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Old 04-25-2012, 11:03 PM   #46
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gary: " I would use a "stucco" housewrap against OSB because it dries so slowly. Especially between OSB/foam board." Did you leave out a "not", or did I misinterpret what you said? It sounded like you wanted a housewrap that dries faster than "stucco" housewrap, but then you said to use it. ???


Last edited by jklingel; 04-26-2012 at 07:04 PM.
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Old 04-26-2012, 05:54 PM   #47
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For house wrap to be used as an air barrier there are rather strict instructions that the manufactures put out that must be followed. I have not yet seen the method used in full but that may be a regional thing. Even when that method is used it is greatly compromised once all the holes are put in it for fastening sidling. I believe that hose wrap as an air barier is nothing more then a marketing tool. This is why I consider it very important to have the structure be air tight from the outside. There are many ways to do this with out having to use caulk at the seams. However keeping the outside air out of the wall and the house air out of the wall are both very important to keeping the wall dry. I keep saying it and I will say it some more that you will have less plywood swelling because you caulked the gap that was initially mentioned. You can not use the drywall to stop the outside air from entering the home. This is the wrong place to stop the air. There is no reason to have 5 plus inches of insulation in the wall if you aren't going to give it a chance to do its job. If you are going invest in an insulation in the wall to help with air movement it might as will be spray foam. If you stop the air on both sides of the wall there is no air moving in the wall to try to stop.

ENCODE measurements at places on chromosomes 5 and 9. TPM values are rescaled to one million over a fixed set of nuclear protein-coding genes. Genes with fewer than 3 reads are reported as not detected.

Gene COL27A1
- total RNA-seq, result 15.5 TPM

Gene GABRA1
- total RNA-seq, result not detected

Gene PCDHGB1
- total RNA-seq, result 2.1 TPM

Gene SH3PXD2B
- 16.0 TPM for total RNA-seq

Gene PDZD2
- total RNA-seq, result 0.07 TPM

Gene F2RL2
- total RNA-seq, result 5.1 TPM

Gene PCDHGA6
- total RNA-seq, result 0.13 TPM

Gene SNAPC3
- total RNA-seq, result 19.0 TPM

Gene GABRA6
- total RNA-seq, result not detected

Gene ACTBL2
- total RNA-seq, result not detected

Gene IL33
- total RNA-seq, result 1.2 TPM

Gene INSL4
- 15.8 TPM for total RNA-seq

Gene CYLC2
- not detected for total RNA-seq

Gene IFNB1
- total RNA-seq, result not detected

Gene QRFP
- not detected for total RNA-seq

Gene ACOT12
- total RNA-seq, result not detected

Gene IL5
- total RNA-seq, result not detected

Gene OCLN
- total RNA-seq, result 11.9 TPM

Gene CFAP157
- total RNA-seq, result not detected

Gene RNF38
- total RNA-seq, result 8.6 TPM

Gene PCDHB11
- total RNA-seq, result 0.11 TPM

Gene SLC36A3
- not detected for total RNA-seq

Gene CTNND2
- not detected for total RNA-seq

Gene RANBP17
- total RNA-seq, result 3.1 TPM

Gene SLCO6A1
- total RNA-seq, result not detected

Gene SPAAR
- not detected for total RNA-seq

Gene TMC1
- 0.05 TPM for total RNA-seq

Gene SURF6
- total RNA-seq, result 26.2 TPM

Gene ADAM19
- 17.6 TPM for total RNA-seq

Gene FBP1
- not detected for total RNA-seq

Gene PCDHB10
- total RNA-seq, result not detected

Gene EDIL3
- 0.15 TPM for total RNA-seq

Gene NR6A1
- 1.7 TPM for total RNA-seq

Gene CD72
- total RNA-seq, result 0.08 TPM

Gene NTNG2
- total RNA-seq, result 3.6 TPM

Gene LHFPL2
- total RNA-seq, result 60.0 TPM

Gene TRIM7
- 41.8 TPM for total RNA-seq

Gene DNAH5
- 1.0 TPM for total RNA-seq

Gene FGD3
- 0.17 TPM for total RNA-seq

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Old 04-26-2012, 07:14 PM   #48
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im starting to think this is a joke.

housewrap isnt a marteting ploy. its expected on all new homes unless replaced by product that can perform in a like manor. its proven to keep moisture out and improve the energy efficiency of homes. its required by code.. home inspectors dont get a cut of the profit of house wrap sales...

im curious as to what your background is regarding construction
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Old 04-26-2012, 09:29 PM   #49